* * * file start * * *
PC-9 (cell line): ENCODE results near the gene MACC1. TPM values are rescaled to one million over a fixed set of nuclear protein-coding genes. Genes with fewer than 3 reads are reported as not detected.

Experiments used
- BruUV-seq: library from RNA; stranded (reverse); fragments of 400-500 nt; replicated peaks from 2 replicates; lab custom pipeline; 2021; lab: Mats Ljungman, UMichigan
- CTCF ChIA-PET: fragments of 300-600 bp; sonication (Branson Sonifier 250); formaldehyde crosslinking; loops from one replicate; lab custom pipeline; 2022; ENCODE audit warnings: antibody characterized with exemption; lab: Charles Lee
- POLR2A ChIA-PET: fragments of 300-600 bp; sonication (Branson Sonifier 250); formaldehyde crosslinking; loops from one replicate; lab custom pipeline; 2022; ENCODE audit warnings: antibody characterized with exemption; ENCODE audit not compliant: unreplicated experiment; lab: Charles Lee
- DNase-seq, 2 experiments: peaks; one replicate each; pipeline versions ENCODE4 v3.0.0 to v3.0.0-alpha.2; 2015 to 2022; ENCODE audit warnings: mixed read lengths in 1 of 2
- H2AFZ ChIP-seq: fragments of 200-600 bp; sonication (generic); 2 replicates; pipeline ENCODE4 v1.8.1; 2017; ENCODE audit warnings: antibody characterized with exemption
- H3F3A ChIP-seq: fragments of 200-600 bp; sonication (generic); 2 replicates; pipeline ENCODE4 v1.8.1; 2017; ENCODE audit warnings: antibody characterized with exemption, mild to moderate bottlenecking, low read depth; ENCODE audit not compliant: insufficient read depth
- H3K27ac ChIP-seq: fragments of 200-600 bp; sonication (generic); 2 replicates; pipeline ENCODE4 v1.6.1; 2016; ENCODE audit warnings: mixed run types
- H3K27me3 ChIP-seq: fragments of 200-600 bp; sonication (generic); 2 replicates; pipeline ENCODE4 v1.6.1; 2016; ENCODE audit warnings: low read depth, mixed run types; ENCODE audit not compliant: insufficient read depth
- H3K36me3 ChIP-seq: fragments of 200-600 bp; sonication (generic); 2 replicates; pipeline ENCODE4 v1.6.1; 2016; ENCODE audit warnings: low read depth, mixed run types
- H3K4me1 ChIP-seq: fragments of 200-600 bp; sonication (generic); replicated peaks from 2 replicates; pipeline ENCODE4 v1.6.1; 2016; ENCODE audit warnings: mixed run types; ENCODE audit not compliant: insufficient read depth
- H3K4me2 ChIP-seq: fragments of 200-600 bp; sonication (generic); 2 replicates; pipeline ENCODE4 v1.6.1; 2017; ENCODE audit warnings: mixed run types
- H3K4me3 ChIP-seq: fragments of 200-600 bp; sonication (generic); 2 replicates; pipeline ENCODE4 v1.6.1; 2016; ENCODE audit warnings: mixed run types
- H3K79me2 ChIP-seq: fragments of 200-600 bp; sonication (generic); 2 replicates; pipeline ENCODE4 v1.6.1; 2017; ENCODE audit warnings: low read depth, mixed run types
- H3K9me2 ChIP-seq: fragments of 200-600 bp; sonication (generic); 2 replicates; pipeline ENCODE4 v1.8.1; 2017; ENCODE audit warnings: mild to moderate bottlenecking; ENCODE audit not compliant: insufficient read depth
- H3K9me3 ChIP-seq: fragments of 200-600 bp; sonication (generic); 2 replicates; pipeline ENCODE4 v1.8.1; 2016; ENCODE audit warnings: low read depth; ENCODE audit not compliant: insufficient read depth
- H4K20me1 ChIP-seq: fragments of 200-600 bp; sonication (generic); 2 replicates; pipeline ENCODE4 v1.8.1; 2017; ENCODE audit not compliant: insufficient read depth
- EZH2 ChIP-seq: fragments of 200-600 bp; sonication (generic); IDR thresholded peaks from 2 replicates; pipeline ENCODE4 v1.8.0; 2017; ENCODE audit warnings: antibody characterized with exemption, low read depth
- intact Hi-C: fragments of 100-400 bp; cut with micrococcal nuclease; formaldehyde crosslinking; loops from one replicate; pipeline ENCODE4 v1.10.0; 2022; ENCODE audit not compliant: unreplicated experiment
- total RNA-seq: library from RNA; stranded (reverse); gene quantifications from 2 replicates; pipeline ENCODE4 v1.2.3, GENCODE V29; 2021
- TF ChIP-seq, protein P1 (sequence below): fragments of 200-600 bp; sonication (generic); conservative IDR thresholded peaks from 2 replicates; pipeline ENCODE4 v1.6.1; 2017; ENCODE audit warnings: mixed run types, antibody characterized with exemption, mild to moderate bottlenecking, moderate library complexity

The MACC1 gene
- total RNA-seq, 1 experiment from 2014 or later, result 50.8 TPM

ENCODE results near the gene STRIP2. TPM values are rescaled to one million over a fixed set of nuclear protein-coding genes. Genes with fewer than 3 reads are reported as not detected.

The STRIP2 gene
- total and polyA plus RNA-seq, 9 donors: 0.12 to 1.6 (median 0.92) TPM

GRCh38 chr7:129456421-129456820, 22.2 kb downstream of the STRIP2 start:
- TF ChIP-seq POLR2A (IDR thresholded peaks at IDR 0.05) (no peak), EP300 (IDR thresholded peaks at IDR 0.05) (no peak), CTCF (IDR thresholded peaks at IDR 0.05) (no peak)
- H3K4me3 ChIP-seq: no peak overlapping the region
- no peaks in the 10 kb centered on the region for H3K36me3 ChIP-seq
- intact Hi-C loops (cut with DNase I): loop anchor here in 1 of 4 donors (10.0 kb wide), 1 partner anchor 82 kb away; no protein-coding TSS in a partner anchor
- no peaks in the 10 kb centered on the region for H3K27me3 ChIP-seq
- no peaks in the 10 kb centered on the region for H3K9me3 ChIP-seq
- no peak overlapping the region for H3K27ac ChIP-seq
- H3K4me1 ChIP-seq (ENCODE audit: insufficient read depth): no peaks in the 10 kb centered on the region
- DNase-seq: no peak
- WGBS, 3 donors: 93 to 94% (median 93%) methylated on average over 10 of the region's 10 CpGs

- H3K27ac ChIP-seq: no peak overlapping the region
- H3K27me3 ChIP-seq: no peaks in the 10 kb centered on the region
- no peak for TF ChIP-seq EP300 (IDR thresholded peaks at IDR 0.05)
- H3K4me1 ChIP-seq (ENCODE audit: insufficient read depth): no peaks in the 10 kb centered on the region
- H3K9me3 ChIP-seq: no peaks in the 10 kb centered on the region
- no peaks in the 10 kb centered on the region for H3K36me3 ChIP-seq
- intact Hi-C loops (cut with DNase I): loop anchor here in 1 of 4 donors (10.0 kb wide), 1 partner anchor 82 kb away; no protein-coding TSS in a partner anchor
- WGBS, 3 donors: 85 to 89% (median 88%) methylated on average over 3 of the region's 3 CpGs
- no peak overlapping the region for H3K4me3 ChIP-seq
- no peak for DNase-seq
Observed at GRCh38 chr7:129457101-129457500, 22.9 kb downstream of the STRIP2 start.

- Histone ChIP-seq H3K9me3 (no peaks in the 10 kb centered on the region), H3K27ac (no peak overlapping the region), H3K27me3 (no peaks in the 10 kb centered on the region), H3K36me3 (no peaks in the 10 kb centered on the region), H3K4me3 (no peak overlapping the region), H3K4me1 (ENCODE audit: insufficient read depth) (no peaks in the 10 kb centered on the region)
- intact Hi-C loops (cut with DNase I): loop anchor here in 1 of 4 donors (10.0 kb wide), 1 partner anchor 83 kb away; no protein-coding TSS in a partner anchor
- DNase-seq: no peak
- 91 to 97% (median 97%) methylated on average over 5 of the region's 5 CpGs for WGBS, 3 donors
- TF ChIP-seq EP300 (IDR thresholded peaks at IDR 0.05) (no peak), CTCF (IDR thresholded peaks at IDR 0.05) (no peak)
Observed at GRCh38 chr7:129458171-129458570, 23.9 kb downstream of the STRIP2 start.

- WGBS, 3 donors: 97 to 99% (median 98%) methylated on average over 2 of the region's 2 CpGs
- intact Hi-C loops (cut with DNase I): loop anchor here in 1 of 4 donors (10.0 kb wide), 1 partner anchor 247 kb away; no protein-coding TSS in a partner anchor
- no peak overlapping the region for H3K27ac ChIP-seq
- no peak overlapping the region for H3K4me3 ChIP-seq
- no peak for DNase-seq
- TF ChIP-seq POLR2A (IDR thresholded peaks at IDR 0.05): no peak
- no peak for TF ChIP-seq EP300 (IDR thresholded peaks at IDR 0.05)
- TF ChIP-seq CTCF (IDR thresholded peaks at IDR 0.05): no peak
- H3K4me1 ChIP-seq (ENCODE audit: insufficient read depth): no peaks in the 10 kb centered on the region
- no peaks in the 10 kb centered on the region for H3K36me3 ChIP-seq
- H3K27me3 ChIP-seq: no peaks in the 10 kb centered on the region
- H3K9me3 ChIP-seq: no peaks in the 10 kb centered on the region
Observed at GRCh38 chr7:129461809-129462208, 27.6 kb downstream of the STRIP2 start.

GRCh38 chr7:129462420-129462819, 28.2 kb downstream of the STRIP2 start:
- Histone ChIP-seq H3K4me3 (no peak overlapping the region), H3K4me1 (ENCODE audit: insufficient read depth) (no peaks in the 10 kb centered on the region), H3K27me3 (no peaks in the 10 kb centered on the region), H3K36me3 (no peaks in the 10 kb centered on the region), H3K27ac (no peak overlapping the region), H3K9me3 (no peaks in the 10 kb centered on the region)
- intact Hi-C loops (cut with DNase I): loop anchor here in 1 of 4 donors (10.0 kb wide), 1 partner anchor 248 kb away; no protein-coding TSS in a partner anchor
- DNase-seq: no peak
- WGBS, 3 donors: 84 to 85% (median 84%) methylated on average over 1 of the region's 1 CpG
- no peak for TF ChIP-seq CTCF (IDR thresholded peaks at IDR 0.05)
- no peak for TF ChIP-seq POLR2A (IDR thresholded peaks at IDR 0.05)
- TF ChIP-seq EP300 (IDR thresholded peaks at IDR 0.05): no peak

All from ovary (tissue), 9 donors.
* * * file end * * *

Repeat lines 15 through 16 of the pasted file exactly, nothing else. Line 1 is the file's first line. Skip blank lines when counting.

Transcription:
- H3K79me2 ChIP-seq: fragments of 200-600 bp; sonication (generic); 2 replicates; pipeline ENCODE4 v1.6.1; 2017; ENCODE audit warnings: low read depth, mixed run types
- H3K9me2 ChIP-seq: fragments of 200-600 bp; sonication (generic); 2 replicates; pipeline ENCODE4 v1.8.1; 2017; ENCODE audit warnings: mild to moderate bottlenecking; ENCODE audit not compliant: insufficient read depth